IRELAND and Ulster rugby star Paddy Jackson has spoken for the first time since he was acquitted of rape in Belfast this afternoon.
The fly-half has since been speaking to members of the media, and has released the following brief statement:
“I’d just like to thank the judge for giving me a fair trial," he said.
“And my parents for being here every day, as well as my brothers and sisters.”
“I’d like to thank my barristers…”
“Out of respect for my employers, I’ve nothing further to comment.”
Jackson, 26, along with his teammate Stuart Olding, 24, was acquitted at around 12.30pm of raping a 19-year-old woman in June 2016.
Their friends Blane McIlroy, 26, and Rory Harrison, 25, were found not guilty of exposure and perverting the course of justice respectively.
Jackson’s legal team condemned what they called “vile commentary expressed on social media,” particularly on Twitter.
His solicitor Brendan Kelly QC read the following statement:
"We’ve this to say on behalf of our client Patrick Jackson.
"We’re grateful to the jury for reaching what was a common sense verdict of not guilty on all counts.
"Paddy has been consistent in his denials and in his account. Consistency had never been a feature of the complainant’s evidence, long before she entered the witness box so these acquittals should come as no surprise to anyone.
"Paddy leaves court for the last time today as he entered it almost ten weeks ago - an innocent man.
"The prosecution made much of a perceived privileged position provided by virtue of Paddy being an international rugby player. We say that it was this very status as a famous sportsman that drove the decision to prosecute in the first place.
"Much has been said in the course of this trial by way of criticism of the police investigation. We’ve little to add to what’s already been said.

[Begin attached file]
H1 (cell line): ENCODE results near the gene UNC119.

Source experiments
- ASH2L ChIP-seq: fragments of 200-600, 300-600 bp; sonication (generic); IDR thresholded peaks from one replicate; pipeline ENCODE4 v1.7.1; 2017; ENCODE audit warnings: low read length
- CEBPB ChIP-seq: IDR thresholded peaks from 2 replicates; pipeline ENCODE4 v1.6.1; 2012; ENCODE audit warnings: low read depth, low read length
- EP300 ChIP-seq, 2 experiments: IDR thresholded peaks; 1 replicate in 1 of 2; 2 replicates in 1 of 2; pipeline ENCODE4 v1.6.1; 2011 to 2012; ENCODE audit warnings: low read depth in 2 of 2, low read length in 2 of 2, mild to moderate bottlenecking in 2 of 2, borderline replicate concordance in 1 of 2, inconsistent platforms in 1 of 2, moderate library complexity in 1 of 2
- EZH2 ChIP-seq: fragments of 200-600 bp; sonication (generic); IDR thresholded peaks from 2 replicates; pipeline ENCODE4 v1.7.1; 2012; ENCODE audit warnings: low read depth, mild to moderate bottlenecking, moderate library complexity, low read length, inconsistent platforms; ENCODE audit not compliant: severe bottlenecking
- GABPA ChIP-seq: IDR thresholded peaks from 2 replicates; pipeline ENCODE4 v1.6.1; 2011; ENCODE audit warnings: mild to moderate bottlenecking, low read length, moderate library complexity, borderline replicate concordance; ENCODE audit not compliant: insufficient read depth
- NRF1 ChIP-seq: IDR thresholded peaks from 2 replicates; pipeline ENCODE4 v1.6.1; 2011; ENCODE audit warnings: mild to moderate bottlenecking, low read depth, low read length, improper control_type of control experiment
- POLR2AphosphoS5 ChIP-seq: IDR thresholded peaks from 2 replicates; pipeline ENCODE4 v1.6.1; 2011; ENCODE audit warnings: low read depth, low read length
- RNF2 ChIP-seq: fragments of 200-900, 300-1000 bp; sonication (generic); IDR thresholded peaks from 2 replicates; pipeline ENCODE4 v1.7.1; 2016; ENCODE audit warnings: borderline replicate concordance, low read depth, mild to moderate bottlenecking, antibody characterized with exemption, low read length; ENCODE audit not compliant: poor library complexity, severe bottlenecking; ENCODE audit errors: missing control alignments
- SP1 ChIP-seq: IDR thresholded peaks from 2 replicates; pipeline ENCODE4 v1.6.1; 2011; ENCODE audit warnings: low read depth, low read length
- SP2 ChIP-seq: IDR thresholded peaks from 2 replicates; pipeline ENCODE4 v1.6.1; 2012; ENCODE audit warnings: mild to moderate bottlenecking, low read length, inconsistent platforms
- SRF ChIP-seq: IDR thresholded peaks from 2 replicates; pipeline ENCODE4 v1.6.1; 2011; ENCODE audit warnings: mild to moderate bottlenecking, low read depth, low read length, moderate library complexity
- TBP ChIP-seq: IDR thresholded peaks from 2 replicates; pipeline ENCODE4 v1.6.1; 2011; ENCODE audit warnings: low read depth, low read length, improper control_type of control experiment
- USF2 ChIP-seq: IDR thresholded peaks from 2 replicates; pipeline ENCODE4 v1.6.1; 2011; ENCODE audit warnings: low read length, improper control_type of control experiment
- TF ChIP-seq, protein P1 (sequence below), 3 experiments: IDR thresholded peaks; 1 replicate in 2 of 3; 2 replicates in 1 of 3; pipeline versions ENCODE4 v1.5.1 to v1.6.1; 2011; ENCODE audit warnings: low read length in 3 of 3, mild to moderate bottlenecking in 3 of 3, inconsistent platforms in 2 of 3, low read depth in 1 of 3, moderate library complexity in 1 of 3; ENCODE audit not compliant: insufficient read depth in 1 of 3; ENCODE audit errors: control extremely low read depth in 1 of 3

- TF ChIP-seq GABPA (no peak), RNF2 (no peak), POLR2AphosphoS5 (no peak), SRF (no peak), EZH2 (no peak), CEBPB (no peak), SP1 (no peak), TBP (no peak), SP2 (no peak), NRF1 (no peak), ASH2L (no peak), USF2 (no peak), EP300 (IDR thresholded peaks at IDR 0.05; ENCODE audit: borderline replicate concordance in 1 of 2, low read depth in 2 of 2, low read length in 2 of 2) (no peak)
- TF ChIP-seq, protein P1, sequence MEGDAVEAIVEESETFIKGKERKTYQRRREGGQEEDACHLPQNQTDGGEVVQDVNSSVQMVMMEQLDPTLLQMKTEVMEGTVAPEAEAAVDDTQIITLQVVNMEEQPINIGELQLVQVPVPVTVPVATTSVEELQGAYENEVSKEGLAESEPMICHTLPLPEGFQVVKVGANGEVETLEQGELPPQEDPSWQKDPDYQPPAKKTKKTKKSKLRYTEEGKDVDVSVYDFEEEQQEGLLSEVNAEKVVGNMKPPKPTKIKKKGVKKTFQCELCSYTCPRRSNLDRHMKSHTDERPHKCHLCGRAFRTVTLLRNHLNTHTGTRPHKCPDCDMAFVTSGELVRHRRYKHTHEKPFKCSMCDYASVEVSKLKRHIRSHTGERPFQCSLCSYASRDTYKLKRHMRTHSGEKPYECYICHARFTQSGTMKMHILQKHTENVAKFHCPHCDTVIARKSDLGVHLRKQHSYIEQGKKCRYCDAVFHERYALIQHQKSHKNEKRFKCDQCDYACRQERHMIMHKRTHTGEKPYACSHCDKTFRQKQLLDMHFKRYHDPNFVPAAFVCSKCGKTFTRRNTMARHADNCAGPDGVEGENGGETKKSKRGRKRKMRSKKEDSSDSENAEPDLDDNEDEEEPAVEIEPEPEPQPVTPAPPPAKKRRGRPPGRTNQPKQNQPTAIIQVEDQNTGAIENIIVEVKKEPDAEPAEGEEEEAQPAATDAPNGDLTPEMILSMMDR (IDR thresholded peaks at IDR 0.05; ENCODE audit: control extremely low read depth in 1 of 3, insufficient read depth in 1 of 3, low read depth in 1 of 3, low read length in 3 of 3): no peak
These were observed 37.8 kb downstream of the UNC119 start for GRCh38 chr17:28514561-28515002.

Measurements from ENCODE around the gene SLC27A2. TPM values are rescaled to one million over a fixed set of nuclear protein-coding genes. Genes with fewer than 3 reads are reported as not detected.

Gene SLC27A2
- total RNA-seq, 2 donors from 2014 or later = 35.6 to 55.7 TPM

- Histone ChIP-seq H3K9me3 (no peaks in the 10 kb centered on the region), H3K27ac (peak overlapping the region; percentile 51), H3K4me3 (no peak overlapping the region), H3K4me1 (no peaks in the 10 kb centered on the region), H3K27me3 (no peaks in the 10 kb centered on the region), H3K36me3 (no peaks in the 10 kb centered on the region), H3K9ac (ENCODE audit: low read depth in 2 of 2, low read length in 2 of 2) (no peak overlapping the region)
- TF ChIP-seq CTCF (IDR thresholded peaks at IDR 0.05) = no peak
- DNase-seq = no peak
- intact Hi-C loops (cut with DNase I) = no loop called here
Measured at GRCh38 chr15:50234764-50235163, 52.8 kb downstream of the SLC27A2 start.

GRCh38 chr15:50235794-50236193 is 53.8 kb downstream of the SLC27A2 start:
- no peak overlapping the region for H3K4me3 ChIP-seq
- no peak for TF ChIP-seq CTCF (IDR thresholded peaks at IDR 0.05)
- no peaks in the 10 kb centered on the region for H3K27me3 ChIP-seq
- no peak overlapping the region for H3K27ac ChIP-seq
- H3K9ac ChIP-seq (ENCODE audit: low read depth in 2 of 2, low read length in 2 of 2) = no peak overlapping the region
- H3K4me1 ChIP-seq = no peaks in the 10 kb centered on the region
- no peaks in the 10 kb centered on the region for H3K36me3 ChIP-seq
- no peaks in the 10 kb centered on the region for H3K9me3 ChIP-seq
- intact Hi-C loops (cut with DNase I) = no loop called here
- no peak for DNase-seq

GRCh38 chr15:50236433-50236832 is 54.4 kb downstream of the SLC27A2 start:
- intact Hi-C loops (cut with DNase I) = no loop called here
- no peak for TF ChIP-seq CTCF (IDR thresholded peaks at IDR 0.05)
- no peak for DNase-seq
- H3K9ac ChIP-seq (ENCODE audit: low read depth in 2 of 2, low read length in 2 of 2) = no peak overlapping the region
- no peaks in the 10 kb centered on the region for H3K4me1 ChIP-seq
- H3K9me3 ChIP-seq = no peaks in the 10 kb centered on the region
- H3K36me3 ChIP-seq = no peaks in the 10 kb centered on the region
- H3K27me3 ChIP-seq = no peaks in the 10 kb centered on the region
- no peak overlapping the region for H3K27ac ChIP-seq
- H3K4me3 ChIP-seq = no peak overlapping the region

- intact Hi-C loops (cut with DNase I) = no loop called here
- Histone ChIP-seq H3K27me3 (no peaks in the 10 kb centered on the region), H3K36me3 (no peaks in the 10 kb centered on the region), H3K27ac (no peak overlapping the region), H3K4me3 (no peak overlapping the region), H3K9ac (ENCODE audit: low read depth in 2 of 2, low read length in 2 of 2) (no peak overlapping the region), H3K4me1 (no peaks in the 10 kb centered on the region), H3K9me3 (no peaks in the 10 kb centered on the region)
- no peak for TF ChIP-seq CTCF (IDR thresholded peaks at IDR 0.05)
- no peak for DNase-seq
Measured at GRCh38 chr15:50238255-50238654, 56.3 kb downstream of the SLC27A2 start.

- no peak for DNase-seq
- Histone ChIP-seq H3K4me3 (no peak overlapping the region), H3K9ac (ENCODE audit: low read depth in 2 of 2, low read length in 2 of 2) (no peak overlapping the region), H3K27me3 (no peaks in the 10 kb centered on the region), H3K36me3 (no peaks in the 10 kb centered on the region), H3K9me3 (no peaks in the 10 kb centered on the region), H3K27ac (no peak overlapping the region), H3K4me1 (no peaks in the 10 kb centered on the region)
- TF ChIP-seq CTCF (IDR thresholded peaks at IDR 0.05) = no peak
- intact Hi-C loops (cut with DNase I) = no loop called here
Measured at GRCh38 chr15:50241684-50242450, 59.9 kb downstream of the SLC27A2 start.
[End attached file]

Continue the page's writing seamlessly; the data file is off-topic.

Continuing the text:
"But it’s our belief that the investigation has been characterised by the turning of a blind eye to inadequacies in the evidence of the complainant combined with very apparent investigative bias.
"Paddy and his parents have paid a heavy price, personally, professionally and financially.
"On the face of it, this robust assertion of its independence by the jury embodied in these acquittals for all four men may suggest that the trial process is in good health.
"That is not the case. Vile commentary expressed on social media going well beyond fair comment has polluted this sphere of public discourse and raised real concerns about the integrity of the trial process.
"To that end, we want to thank the learned trial judge Patricia Smyth for her management of this trial in the face of an onslaught of toxic content, particularly on Twitter.
"Several days of this trial were lost due to problems thrown up by the intrusive infection of the process by social media.
"All the lawyers have been distracted by having to man the barriers against the flood of misinformed, misconceived and malicious content on the internet, particularly during the last phase of this trial. Worryingly even at the hands of public servants who should have known better.
"There’s no reason to believe that this problem will not worsen. To that end, we invite the Office of the Lord Chief Justice, the Attorney General and the Public Prosecution Service to enter into fresh discussions with us to look at more robust mechanisms that can strike an effective balance between everyone’s rights but that properly secure the integrity of our criminal justice system.
"As for Paddy, his main priority now is to return to work. That means getting back on the rugby pitch and representing his province and his country.
"Thank you. And there will be no questions."